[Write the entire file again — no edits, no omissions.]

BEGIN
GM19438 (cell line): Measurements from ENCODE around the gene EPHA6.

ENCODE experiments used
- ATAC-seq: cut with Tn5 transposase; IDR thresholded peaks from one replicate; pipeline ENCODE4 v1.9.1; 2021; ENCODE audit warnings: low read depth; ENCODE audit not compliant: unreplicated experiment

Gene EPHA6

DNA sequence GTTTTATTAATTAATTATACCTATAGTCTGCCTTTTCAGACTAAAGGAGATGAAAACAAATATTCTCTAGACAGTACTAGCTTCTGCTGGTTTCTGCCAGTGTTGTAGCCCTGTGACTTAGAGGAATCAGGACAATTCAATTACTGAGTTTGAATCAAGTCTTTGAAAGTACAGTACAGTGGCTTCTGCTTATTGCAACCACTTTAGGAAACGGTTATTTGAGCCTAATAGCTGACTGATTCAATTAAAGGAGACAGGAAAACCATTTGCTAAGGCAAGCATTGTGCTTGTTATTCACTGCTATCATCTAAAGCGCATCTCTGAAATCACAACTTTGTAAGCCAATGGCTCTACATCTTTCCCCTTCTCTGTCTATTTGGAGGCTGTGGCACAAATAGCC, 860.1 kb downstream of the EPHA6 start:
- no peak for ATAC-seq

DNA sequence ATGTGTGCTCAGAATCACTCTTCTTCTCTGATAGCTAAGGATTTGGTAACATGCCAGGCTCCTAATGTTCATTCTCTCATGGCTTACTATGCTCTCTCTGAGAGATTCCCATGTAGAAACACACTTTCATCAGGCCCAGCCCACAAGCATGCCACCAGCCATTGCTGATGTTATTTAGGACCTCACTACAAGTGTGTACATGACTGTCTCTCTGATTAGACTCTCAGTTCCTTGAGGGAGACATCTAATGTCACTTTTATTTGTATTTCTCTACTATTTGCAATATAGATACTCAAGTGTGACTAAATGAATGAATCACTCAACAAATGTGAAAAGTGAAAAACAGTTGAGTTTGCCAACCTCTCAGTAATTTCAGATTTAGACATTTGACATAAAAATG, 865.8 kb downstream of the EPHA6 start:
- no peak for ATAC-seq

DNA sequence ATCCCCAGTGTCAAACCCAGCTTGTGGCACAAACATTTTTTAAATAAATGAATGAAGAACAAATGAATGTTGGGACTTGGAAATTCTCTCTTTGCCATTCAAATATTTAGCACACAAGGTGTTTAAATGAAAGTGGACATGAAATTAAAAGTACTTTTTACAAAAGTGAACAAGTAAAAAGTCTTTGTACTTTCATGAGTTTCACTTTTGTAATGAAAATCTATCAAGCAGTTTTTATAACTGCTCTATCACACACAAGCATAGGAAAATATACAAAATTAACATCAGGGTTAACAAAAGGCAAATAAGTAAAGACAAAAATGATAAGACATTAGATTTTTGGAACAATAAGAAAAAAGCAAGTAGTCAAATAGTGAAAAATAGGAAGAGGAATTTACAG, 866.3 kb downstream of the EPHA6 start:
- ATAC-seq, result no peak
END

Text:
GM19438 (cell line): Measurements from ENCODE around the gene EPHA6.

ENCODE experiments used
- ATAC-seq: cut with Tn5 transposase; IDR thresholded peaks from one replicate; pipeline ENCODE4 v1.9.1; 2021; ENCODE audit warnings: low read depth; ENCODE audit not compliant: unreplicated experiment

Gene EPHA6

DNA sequence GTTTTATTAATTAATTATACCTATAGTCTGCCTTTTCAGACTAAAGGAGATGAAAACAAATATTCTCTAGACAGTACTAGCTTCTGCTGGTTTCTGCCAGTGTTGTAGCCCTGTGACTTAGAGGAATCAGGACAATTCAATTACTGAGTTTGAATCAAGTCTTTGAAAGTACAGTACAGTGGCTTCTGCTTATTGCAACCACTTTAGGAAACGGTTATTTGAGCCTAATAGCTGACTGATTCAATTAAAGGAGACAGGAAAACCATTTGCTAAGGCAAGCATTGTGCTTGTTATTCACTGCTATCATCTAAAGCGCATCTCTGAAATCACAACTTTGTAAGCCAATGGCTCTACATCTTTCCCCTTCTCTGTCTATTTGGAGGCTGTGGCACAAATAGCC, 860.1 kb downstream of the EPHA6 start:
- no peak for ATAC-seq

DNA sequence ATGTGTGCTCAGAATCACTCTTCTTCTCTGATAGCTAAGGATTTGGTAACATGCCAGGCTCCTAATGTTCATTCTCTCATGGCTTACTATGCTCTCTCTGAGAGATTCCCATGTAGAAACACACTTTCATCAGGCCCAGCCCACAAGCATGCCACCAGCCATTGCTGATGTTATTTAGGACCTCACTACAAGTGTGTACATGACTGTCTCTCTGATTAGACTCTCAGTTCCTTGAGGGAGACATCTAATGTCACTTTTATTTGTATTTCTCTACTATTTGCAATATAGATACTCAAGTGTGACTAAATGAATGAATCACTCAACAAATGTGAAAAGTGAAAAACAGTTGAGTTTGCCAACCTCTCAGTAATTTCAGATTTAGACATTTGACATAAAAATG, 865.8 kb downstream of the EPHA6 start:
- no peak for ATAC-seq

DNA sequence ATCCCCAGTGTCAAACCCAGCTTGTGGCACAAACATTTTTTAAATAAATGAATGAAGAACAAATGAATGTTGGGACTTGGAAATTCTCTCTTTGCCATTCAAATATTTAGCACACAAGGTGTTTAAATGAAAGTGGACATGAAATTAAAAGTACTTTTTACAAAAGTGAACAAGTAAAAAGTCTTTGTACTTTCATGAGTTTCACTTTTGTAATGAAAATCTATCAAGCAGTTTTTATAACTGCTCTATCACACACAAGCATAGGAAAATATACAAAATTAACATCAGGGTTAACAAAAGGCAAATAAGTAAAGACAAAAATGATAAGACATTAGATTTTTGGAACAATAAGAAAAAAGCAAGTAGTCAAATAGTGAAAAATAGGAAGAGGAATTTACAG, 866.3 kb downstream of the EPHA6 start:
- ATAC-seq, result no peak